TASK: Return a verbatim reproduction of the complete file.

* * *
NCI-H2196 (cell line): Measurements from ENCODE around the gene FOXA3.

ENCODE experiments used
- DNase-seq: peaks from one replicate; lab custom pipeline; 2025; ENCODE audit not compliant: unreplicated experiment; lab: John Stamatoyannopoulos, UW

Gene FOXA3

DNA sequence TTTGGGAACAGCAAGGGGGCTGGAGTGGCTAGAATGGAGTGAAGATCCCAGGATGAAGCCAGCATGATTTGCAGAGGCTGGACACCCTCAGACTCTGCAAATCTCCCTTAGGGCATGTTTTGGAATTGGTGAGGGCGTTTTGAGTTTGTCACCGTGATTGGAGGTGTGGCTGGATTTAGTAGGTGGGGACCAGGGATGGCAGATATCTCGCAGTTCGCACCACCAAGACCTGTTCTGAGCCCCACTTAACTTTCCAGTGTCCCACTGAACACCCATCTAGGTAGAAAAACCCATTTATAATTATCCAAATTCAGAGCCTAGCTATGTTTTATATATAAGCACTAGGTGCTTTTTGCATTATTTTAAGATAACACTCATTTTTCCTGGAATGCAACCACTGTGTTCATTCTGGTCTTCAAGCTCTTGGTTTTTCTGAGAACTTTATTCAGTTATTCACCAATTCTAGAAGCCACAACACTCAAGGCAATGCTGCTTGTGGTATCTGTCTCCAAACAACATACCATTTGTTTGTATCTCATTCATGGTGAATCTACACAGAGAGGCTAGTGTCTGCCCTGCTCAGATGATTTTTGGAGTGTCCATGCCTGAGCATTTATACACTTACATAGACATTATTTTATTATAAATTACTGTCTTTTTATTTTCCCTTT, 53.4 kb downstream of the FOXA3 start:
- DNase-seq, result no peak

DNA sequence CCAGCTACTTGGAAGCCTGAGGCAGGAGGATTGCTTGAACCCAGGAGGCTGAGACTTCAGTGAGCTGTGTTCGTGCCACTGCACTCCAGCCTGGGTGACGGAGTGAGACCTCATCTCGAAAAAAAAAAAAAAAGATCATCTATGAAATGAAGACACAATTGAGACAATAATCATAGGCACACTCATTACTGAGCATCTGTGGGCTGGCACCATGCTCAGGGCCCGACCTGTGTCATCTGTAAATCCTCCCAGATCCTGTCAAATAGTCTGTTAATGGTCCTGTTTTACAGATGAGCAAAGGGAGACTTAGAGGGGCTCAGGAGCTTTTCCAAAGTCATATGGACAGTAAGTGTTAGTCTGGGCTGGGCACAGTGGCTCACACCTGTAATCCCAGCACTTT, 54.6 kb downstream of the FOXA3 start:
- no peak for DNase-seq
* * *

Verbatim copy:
NCI-H2196 (cell line): Measurements from ENCODE around the gene FOXA3.

ENCODE experiments used
- DNase-seq: peaks from one replicate; lab custom pipeline; 2025; ENCODE audit not compliant: unreplicated experiment; lab: John Stamatoyannopoulos, UW

Gene FOXA3

DNA sequence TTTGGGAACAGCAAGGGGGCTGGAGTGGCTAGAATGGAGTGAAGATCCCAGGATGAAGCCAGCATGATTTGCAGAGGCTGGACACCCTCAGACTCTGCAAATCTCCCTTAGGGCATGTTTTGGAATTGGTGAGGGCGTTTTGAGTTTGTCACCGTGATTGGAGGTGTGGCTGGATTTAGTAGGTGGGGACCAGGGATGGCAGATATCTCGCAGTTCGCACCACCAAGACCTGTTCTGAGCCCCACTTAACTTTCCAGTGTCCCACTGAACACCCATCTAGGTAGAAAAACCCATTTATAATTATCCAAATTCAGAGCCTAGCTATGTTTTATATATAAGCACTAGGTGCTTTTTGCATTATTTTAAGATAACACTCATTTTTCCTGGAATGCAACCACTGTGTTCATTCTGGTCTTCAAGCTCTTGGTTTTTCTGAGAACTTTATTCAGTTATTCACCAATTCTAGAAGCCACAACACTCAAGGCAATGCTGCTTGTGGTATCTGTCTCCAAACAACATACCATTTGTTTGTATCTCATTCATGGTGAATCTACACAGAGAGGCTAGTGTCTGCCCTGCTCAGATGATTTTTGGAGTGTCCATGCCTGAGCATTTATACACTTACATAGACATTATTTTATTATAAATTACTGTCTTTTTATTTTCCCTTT, 53.4 kb downstream of the FOXA3 start:
- DNase-seq, result no peak

DNA sequence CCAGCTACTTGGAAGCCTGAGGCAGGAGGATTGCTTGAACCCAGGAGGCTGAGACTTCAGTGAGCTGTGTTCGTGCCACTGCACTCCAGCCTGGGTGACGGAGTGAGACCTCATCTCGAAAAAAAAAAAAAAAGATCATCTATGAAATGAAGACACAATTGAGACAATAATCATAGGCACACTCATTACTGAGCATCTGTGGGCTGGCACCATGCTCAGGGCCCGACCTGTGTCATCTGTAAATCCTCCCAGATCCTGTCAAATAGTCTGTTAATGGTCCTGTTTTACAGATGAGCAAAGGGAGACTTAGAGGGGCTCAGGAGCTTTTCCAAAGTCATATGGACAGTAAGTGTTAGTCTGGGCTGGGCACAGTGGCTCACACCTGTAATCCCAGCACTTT, 54.6 kb downstream of the FOXA3 start:
- no peak for DNase-seq